Leaving the Lofoten Islands and following the Atlantic Coast Road south, passing Saltstraumen, Mo I Rana and Trondheim to reach the outskirts of Oslo.
We said our goodbyes to Mummy Finch and the Lofoten islands and headed along the E10 in the direction of Narvik. We’d already had a long drive from our base on Vestavågøy to reach the airport drop-off at Evenes, so had no desire to push on too far. We started looking for a place to pass a quiet night, and we found a suitable place at our second attempt, at a small marina in Bjerkvik. It was a little scruffy but it was also supremely quiet and we parked overlooking the water on a beautiful still evening. The overnight fee was an honesty box noting that they would be delighted if we chose to donate 50 NOK (about £4.50), and we were glad to. We had drinking water and could have had electric too if we parked on the other side of the groin, but preferred to forego that in preference of a sea view.
Later a group of four backpackers, couples from both Poland and Germany, turned up looking to camp on the only patch of grass on site at the marina, which meant right by where we were standing. They politely asked permission from us, as if we could or would refuse, but this endeared them to us immediately and also earned them a slice of yummy fruit cake each. They invited us to sit around their improvised cooking fire, but we were tired and opted for an early night. The following morning we gifted them cereal bars and carton drinks, as they looked malnourished and because we felt guilty that everything was so casually easy in Benny and camping was just such hard graft.
We followed the coast of the fjords and the North Atlantic, arriving in the northern hub of Narvik soon after. We had considered making this a base for a week of local activities, but after we stopped for an hour we decided to push on, instead stopping at an island aire at Storøya to sit out the newly arrived rain. The next morning we caught a short ferry across to Bognes, then continued the route south, arriving in the town of Fauske in early afternoon. This was to be our only paid aire on our long journey south, in a motorhome-only area of the neat seafront of this pretty town. We took the day to catch up with shopping and reorganising Benny back into order. We also decided to skip the regional centre of Bodø in favour of a quicker route south. Our first stop next morning was at Bobil-Nord, a local Benimar dealer where we checked a few warranty issues with their helpful staff then it was on to Saltstrumen.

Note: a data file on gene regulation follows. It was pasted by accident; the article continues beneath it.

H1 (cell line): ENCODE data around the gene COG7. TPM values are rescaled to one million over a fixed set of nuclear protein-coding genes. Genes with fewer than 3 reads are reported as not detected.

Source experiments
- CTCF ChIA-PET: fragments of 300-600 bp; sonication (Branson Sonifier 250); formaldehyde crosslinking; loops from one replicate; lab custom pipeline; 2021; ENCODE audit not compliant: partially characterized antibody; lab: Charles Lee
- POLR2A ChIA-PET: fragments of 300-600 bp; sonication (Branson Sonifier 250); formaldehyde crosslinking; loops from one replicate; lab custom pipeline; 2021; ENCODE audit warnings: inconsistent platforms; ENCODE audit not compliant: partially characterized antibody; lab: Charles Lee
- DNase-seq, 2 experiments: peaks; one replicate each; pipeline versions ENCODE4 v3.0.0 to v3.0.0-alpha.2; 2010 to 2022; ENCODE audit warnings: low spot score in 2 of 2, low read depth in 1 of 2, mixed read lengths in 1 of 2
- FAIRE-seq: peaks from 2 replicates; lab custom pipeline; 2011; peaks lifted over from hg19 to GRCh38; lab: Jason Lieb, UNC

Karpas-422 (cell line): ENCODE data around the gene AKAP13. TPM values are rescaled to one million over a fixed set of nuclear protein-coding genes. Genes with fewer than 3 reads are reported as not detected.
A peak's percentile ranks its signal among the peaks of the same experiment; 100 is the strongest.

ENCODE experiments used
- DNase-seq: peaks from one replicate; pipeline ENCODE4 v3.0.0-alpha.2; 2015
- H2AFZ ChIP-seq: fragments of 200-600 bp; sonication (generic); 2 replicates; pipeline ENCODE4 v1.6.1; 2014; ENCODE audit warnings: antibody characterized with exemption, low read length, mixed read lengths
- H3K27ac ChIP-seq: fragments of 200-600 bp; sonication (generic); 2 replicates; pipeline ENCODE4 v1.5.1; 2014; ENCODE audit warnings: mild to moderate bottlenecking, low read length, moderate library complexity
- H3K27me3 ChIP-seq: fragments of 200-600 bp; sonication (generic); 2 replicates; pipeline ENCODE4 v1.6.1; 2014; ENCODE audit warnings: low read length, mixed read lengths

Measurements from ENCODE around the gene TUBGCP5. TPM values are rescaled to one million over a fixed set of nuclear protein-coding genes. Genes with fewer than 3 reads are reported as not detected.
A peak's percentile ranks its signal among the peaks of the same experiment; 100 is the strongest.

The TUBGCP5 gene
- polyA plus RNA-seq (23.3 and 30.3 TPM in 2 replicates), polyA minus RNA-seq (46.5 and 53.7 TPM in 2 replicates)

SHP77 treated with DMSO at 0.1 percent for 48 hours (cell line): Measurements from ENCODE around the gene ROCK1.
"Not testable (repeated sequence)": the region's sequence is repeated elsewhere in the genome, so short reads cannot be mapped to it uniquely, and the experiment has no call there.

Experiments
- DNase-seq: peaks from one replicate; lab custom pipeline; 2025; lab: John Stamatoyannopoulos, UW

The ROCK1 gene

Touted as the world’s strongest tidal current, the Saltstrumen is a narrow 2km long channel between two deep fjords. At its peak flow, under a full moon, the tide drags over 400 million cubic metres of water through a channel only 150m wide, causing a wildly powerful maelstrom with eddies and whirlpools popping up erratically in the rushing force of water. We watched, transfixed at the swirling power of the surging incoming water, some areas looking more like a hot fissure below the surface was boiling the water. We half expected Godzilla to rise out of the wildly bubbling water. Tourist-loaded boats skirted the whirlpools with familiar ease, utilising the central thin band of smooth current as a respite between excursions into the extremities of the frothing fray.
The jagged mountains behind formed a stunning back-drop to the continuing maelstrom, moody and grey against the sky. We watched one brave fisherman in a small dingy with a wheezing outboard slowly cutting through the flow, heading upstream. A few hundred hard won metres later his chugging engine cut out and in the time it took him to restart it, he had been forced back beyond the point where he’d started. We walked up to look at what we thought was a visitor centre, but it was closed, the grass uncut and external seal enclosure area outside empty and dried up. The whole place carried an air of sad abandonment. The building itself looked quite new, so perhaps it was a seasonal thing and had closed up for winter, but in mid-August this seemed a bit of a stretch.